Do not enforce a compulsory quarantine on people arriving in the UK

Instead, the Government should focus on increasing testing capabilities, ensuring hospitals and care homes are well equipped, and helping businesses and individuals gradually resume their activities so the economy can start recovering.

13,003 Signatures


Status: Open
Opened: 28 May 2020, 5:29 p.m.
Daily signature rate : 98
Estimated Final Signatures: 19,722

Daily Rank: #379 • Weekly Rank: #420 • Total Rank: #102


The damage this extreme and all-encompassing measure could cause could far outweigh any potential benefits.

The hospitality industry is already struggling with thousands of jobs at risk and many businesses on the brink of collapse.

Enforcing a compulsory quarantine so late in the fight against coronavirus is counterproductive. Tourism and business travellers are key to relaunching the economy. Imposing a self-quarantine significantly reduces incoming travel with catastrophic consequences.


Government Response

Ensuring the safety of the wider UK and travelling public must remain our priority. Our approach has balanced the risks of imported Covid-19 cases whilst also supporting the travel and tourism sector.


Effective from 8 June, border health measures have been in place for entering the UK. The rules cover UK residents and visitors. Passengers need to provide journey and contact details when travelling to the UK and are not allowed to leave the place they are staying for the first 14 days (self-isolation) except in very limited situations. As public health matters are devolved, the Government worked closely with the Devolved Administrations to build a four nations approach, and broadly equivalent measures were introduced by the administrations in each of the nations on the same date.

The Joint Biosecurity Centre (JBC), in close consultation with Public Health England (PHE) and the Chief Medical Officer, has developed an approach to assessing the public health risk associated with inbound travel from specific countries and territories. The resulting categorisation methodology has been informed by a number of factors including an estimate of the proportion of the population that is currently infectious in each country, trends in virus incidences and deaths, transmission status and international epidemic intelligence. We have also considered issues such as the testing capacity of each country and the quality of the data available. Data has been used from official sources in each country and modelling by the London School of Hygiene and Tropical Medicine, as well as from Public Health England and the National Travel Health Network and Centre. Other data sources may be used in the future.

On 29 June the Government confirmed that it would shortly begin to ease the health measures at the UK border, allowing passengers to be exempted from self-isolation requirements in certain circumstances on arrival in the UK. This would apply to people arriving on all forms of transport. On 6 July the Government set out plans in more detail to end the self-isolation requirement for arrivals from certain countries and territories into England, where the risk of importing Covid-19 is sufficiently low. These measures came into force on 10 July following amendments to the regulations. The list of country exemptions remains under review and the Government has added further countries to the list where it has been safe to do so.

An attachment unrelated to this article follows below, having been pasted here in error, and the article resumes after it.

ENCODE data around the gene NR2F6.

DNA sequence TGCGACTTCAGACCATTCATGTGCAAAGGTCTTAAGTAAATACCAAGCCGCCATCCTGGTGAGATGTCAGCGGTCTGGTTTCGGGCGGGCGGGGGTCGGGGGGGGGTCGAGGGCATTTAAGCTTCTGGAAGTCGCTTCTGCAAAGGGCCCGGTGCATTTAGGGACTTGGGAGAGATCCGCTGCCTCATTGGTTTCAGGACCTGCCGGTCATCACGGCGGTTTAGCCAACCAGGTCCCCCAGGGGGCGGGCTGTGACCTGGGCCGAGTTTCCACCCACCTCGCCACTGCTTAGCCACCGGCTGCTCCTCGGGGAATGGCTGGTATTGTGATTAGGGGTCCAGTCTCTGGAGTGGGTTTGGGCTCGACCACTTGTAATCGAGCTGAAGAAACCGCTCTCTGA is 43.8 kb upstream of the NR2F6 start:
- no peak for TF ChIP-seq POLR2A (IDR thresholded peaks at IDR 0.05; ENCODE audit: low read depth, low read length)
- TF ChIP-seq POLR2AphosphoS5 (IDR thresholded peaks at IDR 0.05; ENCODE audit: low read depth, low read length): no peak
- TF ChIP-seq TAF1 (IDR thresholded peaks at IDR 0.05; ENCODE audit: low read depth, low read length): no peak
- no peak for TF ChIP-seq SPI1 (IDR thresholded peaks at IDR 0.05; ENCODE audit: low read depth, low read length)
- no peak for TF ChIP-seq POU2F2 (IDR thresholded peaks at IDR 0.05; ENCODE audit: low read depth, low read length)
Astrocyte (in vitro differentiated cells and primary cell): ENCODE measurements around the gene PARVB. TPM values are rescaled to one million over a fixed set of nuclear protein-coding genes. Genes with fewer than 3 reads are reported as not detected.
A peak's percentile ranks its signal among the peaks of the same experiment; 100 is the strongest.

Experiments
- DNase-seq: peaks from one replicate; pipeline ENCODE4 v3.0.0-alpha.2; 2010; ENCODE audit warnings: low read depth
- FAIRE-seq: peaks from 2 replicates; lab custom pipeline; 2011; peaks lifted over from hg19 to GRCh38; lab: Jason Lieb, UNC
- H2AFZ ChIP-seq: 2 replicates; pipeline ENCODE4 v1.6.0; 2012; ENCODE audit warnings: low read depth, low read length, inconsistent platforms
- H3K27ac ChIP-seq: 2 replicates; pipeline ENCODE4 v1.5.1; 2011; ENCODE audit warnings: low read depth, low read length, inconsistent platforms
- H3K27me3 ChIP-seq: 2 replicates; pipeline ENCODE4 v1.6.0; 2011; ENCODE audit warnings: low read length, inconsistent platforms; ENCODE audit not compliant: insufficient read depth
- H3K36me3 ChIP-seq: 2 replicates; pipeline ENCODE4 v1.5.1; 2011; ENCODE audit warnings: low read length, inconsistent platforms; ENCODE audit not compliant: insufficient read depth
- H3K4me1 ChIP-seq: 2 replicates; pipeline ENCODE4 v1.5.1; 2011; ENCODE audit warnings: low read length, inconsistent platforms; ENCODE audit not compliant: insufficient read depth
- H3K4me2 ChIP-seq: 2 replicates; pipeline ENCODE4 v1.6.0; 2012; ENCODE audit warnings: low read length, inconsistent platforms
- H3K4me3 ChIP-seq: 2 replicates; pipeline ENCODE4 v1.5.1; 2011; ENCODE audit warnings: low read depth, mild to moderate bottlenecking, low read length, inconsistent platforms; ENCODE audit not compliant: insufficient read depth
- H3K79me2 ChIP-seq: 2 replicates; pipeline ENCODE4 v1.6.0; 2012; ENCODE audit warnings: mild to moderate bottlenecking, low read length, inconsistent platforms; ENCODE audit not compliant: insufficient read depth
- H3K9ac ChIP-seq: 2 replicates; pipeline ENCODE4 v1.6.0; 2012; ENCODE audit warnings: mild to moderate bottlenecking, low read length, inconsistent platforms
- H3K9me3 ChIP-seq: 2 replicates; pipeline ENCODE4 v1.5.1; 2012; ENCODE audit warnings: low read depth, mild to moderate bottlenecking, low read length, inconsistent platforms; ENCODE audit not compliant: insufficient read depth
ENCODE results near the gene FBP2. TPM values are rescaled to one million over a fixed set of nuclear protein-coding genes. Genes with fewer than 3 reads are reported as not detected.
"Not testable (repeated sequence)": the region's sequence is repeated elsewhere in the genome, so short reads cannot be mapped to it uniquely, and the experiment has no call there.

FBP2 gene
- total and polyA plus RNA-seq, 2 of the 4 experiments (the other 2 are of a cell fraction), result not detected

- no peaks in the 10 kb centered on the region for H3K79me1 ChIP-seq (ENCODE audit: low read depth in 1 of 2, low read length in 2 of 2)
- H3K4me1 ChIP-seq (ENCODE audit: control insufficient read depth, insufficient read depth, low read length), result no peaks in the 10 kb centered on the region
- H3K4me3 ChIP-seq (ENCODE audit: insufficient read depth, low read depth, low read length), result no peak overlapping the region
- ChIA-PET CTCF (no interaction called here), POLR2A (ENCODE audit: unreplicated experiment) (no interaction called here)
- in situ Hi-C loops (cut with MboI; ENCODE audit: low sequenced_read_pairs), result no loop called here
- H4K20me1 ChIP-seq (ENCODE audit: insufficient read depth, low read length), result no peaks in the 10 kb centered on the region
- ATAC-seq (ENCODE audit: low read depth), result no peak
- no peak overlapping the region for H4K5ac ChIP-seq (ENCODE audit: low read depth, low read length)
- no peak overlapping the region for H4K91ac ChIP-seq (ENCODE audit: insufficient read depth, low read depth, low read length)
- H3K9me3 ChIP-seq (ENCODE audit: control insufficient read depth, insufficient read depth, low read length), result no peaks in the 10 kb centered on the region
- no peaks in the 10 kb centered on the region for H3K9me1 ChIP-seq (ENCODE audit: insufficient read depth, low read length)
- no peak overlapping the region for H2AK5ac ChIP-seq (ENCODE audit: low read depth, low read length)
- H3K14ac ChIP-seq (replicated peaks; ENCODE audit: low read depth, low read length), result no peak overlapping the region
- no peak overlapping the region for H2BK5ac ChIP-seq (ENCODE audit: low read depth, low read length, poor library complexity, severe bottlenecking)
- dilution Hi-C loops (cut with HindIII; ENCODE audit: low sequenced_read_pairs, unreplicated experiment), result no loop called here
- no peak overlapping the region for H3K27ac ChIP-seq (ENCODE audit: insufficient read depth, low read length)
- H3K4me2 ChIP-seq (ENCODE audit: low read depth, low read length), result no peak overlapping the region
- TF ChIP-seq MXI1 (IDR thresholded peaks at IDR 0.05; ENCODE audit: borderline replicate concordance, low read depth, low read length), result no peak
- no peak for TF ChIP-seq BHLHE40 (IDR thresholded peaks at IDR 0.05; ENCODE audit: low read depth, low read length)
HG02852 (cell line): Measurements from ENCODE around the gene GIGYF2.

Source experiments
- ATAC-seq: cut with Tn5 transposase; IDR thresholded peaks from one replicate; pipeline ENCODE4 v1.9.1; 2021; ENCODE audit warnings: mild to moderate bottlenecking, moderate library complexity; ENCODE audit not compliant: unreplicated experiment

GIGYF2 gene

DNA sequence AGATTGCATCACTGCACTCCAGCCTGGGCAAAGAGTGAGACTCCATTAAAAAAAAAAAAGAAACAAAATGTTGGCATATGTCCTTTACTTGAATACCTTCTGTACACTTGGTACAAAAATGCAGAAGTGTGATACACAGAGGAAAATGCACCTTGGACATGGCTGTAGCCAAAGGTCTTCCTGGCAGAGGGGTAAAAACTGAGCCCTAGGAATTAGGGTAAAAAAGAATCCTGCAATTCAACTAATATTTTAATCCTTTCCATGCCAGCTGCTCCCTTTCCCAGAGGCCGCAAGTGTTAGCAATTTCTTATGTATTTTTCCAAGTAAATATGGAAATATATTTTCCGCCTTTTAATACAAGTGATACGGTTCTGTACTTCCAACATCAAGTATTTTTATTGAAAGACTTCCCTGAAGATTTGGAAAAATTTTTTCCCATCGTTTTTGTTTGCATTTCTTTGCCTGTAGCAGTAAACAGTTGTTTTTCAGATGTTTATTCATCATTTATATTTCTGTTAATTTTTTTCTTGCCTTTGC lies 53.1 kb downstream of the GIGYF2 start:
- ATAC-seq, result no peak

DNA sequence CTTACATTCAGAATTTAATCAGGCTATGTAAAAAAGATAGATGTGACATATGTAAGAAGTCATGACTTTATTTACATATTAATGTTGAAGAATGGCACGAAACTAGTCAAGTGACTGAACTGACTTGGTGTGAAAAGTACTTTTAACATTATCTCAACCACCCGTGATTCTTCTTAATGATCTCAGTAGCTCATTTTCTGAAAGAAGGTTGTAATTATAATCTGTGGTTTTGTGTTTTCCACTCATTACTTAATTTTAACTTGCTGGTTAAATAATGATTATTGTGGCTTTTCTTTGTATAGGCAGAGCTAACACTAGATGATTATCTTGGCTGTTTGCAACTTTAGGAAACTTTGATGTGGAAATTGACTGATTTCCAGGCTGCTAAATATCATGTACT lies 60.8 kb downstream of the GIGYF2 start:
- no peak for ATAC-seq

With regards to testing international arrivals, the Government recently announced that it is considering whether and how a testing regime could be developed to reduce the self-isolation period for international arrivals from non-exempt countries.

We recognise that these are extremely difficult conditions for tourism businesses. The Government is committed to helping the tourism industry through this crisis and during the recovery period. Ministers and officials are engaging with the industry about the impacts and recovery on a regular basis.

The Government continues to support businesses in the tourism sector through one of the most generous economic packages provided anywhere in the world. We have always recognised that the measures we’ve taken to limit the spread of Covid-19 will have a substantial impact on our economy, including sectors like tourism, but that was essential to protect our NHS and save lives.

Border measures are only part of our plan to supress coronavirus: alongside these we are rapidly expanding our NHS Test and Trace programme and are carefully monitoring when and whether to change social distancing measures.

Sadly, and unexpectedly, the health situation in Europe is worsening and we are reacting rapidly to end country exemptions to the self-isolation requirements if the evidence supports doing so. We will always put the health of the public first.

Home Office

This is a revised response. The Petitions Committee requested a response which more directly addressed the request of the petition. You can find the original response towards the bottom of the petition page (https://petition.parliament.uk/petitions/320329)


Top 10 Constituency Signatories to the Petition

Constituency Signatures % of Total Signatures MP Party-Constituency
363 2.79% Julie Marson Conservative
Hertford and Stortford
130 1.00% Henry Smith Conservative
Crawley
121 0.93% Ms Lyn Brown Labour
West Ham
118 0.91% Dr Rupa Huq Labour
Ealing Central and Acton
98 0.75% Ruth Cadbury Labour
Brentford and Isleworth
97 0.75% Mr David Lammy Labour
Tottenham
90 0.69% James Murray Labour (Co-op)
Ealing North
89 0.68% Apsana Begum Labour
Poplar and Limehouse
85 0.65% Neil Coyle Labour
Bermondsey and Old Southwark
84 0.65% Siobhain McDonagh Labour
Mitcham and Morden
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Top 50 Constituencies by Number of Signatures

3,759 signatures - 29.0% of total

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